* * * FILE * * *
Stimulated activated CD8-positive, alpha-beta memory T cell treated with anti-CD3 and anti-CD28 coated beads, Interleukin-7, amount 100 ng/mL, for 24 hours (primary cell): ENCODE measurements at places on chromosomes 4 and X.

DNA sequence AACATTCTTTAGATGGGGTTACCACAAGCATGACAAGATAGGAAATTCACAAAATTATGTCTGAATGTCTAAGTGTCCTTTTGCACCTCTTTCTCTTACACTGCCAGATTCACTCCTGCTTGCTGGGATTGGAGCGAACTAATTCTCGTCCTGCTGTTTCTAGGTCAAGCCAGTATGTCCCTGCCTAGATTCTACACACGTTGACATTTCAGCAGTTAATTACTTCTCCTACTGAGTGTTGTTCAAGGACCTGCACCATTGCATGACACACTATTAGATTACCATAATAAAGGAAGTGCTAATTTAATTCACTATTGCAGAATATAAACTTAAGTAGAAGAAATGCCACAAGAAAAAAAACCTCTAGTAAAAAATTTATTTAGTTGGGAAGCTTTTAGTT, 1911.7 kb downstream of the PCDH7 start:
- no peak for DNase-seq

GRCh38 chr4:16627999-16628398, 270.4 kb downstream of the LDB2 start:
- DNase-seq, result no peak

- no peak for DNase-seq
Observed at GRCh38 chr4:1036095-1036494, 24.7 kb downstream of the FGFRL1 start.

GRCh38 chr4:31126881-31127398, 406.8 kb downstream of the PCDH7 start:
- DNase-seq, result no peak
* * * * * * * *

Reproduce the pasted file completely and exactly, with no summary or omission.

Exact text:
Stimulated activated CD8-positive, alpha-beta memory T cell treated with anti-CD3 and anti-CD28 coated beads, Interleukin-7, amount 100 ng/mL, for 24 hours (primary cell): ENCODE measurements at places on chromosomes 4 and X.

DNA sequence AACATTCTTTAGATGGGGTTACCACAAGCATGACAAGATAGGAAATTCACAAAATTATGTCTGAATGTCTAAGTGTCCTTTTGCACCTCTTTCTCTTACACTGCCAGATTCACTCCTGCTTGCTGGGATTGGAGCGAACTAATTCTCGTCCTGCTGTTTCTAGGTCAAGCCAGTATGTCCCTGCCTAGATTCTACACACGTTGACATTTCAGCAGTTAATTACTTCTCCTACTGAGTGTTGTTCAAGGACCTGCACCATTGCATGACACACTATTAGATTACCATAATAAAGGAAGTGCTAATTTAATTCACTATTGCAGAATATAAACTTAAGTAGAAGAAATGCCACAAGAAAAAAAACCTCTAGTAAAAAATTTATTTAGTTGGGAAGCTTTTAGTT, 1911.7 kb downstream of the PCDH7 start:
- no peak for DNase-seq

GRCh38 chr4:16627999-16628398, 270.4 kb downstream of the LDB2 start:
- DNase-seq, result no peak

- no peak for DNase-seq
Observed at GRCh38 chr4:1036095-1036494, 24.7 kb downstream of the FGFRL1 start.

GRCh38 chr4:31126881-31127398, 406.8 kb downstream of the PCDH7 start:
- DNase-seq, result no peak